I instinctively reached for the seat belt, and Owen did the same. “Good idea, kids,” Rocky said, looking over his shoulder. “Rolls here has got a stone foot.” He nearly fell off the steering wheel from laughing so hard, and muffled laughter echoed up from under the dashboard. “Get it? It’s supposed to be lead, but since Rolls is made of stone, it’s a stone foot. Okay, Rolls, I’ve got her in reverse and nothing seems to be coming, so give her a nudge.”
The car backed out of the driveway. When Rocky had steered the car into the street, he shifted into drive and said, “We’re on the road. Give her some gas.”
If I’d had any second thoughts about maybe waiting for the next train and letting Owen handle the crisis, there wouldn’t have been much I could have done about it. Rollo really did have a stone foot. We all but flew down the neighborhood streets. If I’d tried to get out of the car, I’d have killed myself. I could only imagine what it would be like once we were on the open road.
“Brake!” Rocky yelled as we neared the intersection with the main road. The car screeched to a halt, fishtailing a little. After checking up and down the road, Rocky then called out, “Hit it,” as he spun the steering wheel by shifting his weight. I wasn’t sure the tires were actually in contact with road surface, we were going so fast.
“Aren’t you worried about getting stopped for speeding?” I asked.
The two gargoyles went into hysterics. “Who can stop an invisible car?” Rocky said between bursts of laughter.
“Hey, Rocky,” Rollo’s voice came up from under the dash, “maybe you should let one catch us someday. Wouldn’t it be funny to see how a cop would react to seein’ a car driven by two gargoyles? Wouldn’t it? Huh?”
“It’d be a scream.”
“I wouldn’t suggest it,” Owen said mildly, even as he white-knuckled the edges of the seat. “You know the rules about exposing yourselves to outsiders.”
“We wasn’t talkin’ ’bout exposing ourselves,” Rocky said, sputtering with laughter. “Just lettin’ ’em see we’re gargoyles.” He and Rollo found that highly amusing, providing their own laugh track once more. “Get it? Usually when you say you’re exposing yourself, you’re talking about the naughty bits.”
“And gargoyles don’t got naughty bits,” Rollo added. “Hey, Rocky, we got room to go faster?”
“Yeah, give ’er some gas. Pedal to the metal!” As the car shot forward, both gargoyles gave a hearty, “Woo hoo!”
Owen turned to me. “So, lunch?”
I wasn’t sure I could eat while we were breaking the sound barrier, but I needed something to distract myself from the speed at which the scenery blurred past. “Sure, why not?”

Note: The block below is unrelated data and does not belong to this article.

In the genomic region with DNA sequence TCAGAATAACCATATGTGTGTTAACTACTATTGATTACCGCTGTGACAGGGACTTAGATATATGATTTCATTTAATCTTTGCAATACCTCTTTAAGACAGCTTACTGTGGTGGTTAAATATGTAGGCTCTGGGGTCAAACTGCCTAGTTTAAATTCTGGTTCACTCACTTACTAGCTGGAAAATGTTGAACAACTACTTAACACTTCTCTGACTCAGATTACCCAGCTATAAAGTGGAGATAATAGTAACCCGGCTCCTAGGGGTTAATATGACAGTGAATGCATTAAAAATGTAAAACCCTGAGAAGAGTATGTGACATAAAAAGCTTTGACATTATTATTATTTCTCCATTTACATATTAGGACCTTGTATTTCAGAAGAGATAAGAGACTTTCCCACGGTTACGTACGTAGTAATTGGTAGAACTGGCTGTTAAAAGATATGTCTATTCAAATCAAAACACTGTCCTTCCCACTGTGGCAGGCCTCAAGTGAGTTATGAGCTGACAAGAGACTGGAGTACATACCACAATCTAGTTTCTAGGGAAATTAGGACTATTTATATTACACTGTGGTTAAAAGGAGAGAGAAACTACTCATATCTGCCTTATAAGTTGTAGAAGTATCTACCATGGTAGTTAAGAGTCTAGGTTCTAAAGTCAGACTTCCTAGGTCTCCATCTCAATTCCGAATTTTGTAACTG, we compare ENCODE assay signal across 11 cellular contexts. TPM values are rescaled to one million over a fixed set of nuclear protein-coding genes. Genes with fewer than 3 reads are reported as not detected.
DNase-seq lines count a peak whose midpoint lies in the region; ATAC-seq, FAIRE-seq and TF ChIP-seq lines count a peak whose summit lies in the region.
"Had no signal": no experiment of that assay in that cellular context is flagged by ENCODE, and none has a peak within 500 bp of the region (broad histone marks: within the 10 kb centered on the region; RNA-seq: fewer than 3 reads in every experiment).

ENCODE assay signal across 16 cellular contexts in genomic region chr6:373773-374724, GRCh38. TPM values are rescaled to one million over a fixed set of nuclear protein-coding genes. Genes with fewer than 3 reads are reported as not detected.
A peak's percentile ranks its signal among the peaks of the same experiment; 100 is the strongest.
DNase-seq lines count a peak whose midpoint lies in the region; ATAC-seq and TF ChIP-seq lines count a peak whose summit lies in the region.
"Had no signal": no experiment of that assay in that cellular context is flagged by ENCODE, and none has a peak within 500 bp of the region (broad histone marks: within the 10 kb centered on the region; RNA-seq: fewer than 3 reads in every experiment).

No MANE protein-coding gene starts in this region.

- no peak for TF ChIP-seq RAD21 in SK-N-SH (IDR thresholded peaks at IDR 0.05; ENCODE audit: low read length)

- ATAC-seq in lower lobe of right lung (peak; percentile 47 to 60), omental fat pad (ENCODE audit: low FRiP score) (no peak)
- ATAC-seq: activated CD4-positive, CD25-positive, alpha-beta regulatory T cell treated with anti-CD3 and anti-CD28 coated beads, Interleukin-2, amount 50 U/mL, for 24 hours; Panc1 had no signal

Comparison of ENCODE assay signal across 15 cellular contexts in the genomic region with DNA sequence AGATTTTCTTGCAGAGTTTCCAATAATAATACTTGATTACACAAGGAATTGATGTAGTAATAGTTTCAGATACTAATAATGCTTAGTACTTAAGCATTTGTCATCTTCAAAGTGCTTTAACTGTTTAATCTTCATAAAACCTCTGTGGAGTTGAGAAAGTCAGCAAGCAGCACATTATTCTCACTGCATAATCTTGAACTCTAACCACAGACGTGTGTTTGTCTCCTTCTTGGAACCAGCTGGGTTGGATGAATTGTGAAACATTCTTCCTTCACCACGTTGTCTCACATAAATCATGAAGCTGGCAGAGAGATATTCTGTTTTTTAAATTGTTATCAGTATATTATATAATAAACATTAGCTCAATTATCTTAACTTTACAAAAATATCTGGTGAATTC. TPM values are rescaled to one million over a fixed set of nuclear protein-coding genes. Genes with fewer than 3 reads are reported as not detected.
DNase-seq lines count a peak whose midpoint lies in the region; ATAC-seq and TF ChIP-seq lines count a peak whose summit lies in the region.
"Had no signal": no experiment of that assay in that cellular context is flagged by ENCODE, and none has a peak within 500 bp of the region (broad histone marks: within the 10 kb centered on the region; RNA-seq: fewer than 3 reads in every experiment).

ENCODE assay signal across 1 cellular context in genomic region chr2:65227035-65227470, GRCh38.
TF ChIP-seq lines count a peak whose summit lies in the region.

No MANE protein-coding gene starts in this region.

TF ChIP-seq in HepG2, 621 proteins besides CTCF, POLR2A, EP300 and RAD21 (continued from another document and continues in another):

The hamper Gloria had packed turned out to contain individually packaged to-go type boxes full of Christmas dinner, still nice and warm. I was just about to dig in when I realized we were eating in front of our drivers. “I’m sorry, we should have offered you two something,” I said. “Would you like a snack?”
“Don’t worry about it,” Rocky said. “At these speeds, I’ve got to keep my eyes on the road. Besides, we don’t eat your kind of food. Unless you’ve got some pebbles in there?” He and Rollo found that highly amusing, as usual.
Rollo chimed in, “Or maybe some pecan sandies. Get it? Sand? Like we’re made of stone?” That was apparently even funnier. Gargoyle humor must be a matter of taste, I thought.
Guiltlessly, I dug into the meal. In spite of the high rate of speed and two-gargoyle driving job, the ride was fairly smooth. The way my necklace buzzed around my neck, I was beginning to get the feeling that Owen’s magic detector could turn out to be irritating.
“You won’t hurt my feelings if you take it off,” he said, and I only then realized that I’d been unconsciously touching it. “Remember, I told you it might be a problem around magical folk. Here, let me help you with that.”
I braced myself for the usual meltdown as his fingers brushed the back of my neck. He seemed utterly oblivious to his effect on me as he handed me the necklace. I put it in my pocket while he dug in the hamper for dessert, which turned out to be slices of chocolate Yule log cake with chocolate filling and icing. “I think I really like Gloria,” I said.
“I think she liked you, too. But I worry about how much she tries to do, keeping that big old house all by herself.”
“She’s not by herself. She’s got a brownie helping her.”